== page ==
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Education bills concern WVEA president in Charleston

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Education bills concern WVEA president in Charleston
By MetroNews Staff

CHARLESTON, W.Va. — The bill which would give West Virginia teachers and school service workers a payraise has cleared its first hurdle in Charleston.  The K-12 Education proposed by Governor Jim Justice bill won late night approval Wednesday in the House Finance Committee with the pay improvement intact.   It’s unknown how long that will stand however as the bill goes to the House Finance Committee.

“We want the governor’s bill that gave the pay raise to teachers,” said West Virginia Education Association President Dale Lee speaking on MetroNews Talkline. “So absolutely, that part of it is really good.”

Other bills aren’t as exciting to Lee and even he realized during the conversation finding funding for a pay raise in this budget climate was going to be difficult.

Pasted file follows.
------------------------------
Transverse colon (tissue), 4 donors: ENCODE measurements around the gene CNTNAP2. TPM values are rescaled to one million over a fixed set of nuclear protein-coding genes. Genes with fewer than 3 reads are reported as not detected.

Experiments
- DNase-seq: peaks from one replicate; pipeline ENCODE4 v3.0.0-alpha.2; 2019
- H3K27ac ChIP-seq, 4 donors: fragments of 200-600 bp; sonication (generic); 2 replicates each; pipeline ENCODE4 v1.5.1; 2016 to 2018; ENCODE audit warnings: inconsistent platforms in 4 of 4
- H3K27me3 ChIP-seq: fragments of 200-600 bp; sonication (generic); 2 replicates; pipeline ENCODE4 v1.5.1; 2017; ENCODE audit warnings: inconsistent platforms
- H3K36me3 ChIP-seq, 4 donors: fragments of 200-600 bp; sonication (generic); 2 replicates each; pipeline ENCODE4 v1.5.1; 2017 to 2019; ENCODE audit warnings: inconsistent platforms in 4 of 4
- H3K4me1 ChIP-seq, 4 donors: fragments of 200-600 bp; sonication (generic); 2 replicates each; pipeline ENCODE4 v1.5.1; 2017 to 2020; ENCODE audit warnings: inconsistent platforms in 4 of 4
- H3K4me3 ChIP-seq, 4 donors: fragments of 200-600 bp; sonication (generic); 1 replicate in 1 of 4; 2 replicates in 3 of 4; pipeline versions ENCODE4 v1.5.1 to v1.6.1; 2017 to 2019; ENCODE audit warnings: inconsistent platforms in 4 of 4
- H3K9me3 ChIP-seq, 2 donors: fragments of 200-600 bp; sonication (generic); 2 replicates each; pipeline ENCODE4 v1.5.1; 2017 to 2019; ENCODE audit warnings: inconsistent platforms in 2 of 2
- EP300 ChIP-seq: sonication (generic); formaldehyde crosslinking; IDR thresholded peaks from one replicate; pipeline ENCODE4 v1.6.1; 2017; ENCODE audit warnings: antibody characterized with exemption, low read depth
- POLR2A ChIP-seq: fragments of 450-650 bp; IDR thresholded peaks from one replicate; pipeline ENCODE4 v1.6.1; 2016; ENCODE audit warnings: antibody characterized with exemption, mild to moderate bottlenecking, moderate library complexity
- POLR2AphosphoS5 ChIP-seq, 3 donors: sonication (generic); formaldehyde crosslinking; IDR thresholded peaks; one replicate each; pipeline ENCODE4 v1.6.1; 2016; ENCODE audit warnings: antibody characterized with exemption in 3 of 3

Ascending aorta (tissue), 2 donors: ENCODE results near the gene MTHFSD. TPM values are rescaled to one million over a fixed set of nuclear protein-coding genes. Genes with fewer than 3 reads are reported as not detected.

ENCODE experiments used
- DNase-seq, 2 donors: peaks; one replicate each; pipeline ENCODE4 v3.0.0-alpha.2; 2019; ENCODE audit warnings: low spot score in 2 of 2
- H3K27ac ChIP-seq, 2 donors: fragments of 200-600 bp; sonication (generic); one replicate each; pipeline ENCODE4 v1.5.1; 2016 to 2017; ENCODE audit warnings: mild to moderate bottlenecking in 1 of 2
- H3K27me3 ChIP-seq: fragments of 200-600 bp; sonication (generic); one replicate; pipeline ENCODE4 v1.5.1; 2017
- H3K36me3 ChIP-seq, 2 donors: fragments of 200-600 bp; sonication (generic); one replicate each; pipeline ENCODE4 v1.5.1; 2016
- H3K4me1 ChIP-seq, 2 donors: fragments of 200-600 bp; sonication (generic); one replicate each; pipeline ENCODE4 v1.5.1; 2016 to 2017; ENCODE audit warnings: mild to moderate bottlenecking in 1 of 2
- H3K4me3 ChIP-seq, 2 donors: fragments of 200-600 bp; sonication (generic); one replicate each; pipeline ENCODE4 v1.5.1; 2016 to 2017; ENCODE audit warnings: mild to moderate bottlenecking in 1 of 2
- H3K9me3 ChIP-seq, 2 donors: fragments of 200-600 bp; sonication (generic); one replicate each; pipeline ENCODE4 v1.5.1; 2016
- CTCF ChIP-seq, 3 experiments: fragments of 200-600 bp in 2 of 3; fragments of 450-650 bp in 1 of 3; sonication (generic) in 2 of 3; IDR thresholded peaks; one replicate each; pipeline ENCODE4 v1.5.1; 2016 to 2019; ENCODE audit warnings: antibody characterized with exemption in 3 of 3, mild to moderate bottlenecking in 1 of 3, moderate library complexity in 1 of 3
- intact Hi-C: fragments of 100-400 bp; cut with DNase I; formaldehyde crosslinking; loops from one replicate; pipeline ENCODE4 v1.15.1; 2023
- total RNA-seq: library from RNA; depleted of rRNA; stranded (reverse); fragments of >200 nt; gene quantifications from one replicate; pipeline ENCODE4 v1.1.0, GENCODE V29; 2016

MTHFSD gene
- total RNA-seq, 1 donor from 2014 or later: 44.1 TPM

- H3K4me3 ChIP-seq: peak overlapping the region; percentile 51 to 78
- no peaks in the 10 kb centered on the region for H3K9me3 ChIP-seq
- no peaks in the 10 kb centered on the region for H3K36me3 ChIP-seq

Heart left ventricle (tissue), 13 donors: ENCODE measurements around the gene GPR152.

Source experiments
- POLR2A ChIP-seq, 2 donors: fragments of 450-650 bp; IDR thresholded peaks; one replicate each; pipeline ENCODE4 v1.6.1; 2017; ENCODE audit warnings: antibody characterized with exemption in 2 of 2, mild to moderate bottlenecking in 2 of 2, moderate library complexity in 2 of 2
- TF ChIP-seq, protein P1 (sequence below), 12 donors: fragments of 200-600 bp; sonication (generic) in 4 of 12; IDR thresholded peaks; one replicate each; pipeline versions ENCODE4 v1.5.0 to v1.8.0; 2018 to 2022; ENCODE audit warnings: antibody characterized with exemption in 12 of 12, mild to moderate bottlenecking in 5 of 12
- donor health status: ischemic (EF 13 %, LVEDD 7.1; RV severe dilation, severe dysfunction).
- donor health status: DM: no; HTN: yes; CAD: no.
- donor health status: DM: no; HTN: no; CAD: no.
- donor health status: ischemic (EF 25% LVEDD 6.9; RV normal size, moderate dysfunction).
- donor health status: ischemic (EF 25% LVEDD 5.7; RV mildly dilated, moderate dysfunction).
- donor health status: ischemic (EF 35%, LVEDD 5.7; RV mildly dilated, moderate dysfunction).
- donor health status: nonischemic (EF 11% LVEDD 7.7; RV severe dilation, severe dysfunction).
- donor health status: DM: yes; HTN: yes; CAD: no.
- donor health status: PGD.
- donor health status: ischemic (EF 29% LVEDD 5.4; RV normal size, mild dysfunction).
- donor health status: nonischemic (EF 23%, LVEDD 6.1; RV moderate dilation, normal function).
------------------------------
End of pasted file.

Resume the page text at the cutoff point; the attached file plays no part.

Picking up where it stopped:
“There are other bills that give us grave concern when you look at funding,” said Lee. “We’re down to 16 days left and we have to come up with a budget that makes sense and can pass.  I don’t know how they’re going to together and do that.”

He isn’t alone.  Nobody seems to know exactly how that’s going to happen.   Lee said the bill most concerning is in the Senate which would cut K-12 education in each county by five percent.   To Lee, cuts aren’t the answer, at least not entirely the answer.

“You have 13 counties right now that are running close on the deficit watch,” he explained. “On top of that you say, ‘We’re going to cut you five percent more.’ You’re just devastating school systems there.”

Lee said larger counties might be able to absorb the cut, but it would come at the expense of other programs like the matching funds to build a new school.  Some counties are already lacking enough qualified teachers and he reasoned allowing counties to have more flexibility in the spending of state formula money wouldn’t help since personnel is 80 percent of the budget and it’s the first thing they would cut.

Ultimately, Lee said a compromise is necessary but he isn’t sure where a compromises can be found.  The Governor and legislative leaders seem dug in on their previously staked positions.

“If those cuts are in education, I don’t know there’s a compromise there,” said Lee. “When you’re destroying the basis of what your state Constitution says which is to provide a free and basic education for every child.  I don’t know how you compromise on that.”